Legislation unveiled by Senate Republican leaders to dismantle President Barack Obama's health care law ran into swift internal opposition Thursday, once again throwing into doubt the GOP's ability to make good on a years long campaign promise to repeal the controversial program.
More than three dozen organizations are calling on Maryland's insurance regulator to reject big rate increases proposed by the state's dominant carrier, CareFirst BlueCross BlueShield, for plans sold to individuals on the exchange created by the Affordable Care Act
With some 75 million beneficiaries nationwide, including 1.3 million in Maryland, proposed cuts to the 52-year-old Medicaid program have become a key stumbling block as the Senate considers the health care legislation approved by the Republican-controlled House in May.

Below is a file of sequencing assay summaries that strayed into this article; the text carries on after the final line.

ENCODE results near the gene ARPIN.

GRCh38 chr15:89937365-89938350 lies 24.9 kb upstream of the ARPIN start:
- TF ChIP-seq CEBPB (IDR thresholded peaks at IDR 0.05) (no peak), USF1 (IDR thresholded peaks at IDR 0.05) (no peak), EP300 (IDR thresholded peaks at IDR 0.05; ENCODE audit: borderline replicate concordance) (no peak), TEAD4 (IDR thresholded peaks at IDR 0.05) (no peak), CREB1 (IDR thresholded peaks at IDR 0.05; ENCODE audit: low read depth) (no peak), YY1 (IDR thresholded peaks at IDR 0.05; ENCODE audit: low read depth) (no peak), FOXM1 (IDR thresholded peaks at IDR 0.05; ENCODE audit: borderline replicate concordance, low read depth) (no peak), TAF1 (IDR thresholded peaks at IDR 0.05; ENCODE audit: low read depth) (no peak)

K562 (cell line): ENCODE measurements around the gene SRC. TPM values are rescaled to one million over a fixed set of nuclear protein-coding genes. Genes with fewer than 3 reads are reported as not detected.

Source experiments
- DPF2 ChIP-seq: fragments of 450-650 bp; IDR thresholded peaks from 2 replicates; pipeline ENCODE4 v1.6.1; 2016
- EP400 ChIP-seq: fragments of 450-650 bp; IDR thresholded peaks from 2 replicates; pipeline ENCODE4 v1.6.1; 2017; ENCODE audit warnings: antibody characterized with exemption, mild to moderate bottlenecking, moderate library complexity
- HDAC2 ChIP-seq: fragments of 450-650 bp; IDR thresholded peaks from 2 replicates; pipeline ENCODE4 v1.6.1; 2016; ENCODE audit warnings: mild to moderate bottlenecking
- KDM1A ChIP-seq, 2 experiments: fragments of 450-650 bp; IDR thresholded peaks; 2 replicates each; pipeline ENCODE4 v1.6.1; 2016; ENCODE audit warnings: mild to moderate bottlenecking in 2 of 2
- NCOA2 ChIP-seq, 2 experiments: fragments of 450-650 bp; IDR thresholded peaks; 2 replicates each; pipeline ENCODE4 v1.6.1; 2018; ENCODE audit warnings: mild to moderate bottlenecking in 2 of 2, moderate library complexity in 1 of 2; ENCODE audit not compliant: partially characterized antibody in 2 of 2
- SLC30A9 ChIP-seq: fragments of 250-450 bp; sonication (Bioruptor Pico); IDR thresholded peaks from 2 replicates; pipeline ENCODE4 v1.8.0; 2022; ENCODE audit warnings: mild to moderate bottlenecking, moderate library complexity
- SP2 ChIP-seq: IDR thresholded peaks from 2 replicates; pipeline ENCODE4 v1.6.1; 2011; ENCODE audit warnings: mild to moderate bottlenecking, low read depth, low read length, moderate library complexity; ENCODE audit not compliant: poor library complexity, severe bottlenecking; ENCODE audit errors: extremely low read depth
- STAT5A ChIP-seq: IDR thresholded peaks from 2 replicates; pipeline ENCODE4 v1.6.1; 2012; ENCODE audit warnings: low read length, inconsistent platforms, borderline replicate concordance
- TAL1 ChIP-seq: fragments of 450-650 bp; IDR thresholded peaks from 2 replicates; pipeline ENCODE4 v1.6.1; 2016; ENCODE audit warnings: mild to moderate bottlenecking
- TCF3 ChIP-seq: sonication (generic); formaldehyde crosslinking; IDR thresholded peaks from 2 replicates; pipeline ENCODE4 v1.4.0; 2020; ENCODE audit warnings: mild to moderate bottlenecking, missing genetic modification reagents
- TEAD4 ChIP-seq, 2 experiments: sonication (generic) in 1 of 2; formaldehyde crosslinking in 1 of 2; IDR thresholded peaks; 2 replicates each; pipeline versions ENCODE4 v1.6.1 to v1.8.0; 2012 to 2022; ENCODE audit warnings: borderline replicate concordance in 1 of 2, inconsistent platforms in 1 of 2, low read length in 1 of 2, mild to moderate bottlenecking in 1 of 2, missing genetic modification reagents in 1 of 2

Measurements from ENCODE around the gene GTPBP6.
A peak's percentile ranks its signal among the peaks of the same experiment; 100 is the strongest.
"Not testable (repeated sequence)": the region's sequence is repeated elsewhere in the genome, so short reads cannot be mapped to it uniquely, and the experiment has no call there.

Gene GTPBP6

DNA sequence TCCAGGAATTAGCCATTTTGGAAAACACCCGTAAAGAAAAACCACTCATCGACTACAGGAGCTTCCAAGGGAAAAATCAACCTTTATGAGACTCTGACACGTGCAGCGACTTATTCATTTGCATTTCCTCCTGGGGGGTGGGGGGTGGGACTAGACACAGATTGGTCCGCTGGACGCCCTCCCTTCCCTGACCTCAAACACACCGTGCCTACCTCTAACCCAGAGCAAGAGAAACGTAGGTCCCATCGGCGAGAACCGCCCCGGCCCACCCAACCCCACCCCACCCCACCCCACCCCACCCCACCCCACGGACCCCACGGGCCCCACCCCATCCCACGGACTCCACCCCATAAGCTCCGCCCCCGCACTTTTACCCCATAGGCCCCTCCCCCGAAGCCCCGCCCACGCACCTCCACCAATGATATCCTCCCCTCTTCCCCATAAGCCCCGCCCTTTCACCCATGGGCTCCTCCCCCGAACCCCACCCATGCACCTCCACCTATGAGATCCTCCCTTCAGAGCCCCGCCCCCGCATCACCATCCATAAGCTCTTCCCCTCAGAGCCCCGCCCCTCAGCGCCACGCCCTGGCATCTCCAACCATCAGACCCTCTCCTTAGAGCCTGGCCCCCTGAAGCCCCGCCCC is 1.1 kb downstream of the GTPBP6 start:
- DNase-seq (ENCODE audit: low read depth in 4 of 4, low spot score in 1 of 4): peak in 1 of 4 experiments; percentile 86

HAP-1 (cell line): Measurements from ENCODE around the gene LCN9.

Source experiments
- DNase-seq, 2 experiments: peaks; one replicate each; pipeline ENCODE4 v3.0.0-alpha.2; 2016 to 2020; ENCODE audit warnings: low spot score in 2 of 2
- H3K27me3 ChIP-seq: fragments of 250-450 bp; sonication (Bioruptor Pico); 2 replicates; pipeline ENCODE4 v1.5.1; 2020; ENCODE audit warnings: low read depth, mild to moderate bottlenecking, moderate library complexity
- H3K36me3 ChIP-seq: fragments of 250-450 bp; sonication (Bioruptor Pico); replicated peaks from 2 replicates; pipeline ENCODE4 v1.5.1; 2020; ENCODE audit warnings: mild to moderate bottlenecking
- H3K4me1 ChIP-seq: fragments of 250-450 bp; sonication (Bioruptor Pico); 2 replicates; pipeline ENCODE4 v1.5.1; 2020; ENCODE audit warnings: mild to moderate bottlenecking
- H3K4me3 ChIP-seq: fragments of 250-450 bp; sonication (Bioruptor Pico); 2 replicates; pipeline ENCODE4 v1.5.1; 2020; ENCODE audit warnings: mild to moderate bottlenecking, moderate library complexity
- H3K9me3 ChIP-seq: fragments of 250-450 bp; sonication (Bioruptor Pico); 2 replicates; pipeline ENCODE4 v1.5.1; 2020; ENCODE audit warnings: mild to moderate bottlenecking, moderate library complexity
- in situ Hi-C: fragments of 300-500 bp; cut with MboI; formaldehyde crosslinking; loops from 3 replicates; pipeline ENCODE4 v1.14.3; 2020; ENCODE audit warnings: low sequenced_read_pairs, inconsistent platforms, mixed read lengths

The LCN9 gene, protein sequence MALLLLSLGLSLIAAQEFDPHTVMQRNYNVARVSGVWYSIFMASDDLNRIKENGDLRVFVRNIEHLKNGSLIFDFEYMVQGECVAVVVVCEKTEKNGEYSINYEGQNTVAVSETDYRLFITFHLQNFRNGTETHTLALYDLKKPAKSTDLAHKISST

The dream of implementing single-payer health care across the Golden State comes with a gobsmacking annual price tag: $400 billion — more than twice California's annual budget. So maybe this is a good opportunity to look for another homegrown solution to the problem of health care.
A $3.9 trillion federal budget proposal expected to be unveiled by the Trump administration Tuesday will call for deep cuts to safety net programs like Medicaid and food stamps while increasing spending for infrastructure and a paid parental leave program.
When we buy an automobile, it is not necessary to know the displacement of the engine or even how it works. Instead we seek bottom line performance metrics such as fuel economy, acceleration and safety ratings to determine value. This is how health care purchasing decisions will evolve.
Trumpcare will have the same unpleasant outcome as Obamacare because the basic flaw in both is allowing healthy citizens the option to avoid health care premium payments until they are seriously ill at which time the cost becomes enormous. Young, healthy citizens will never be induced to voluntarily purchase health insurance. Ultimately, Trumpcare will become untenable, and the country will be forced to consider the obvious solution: universal health care.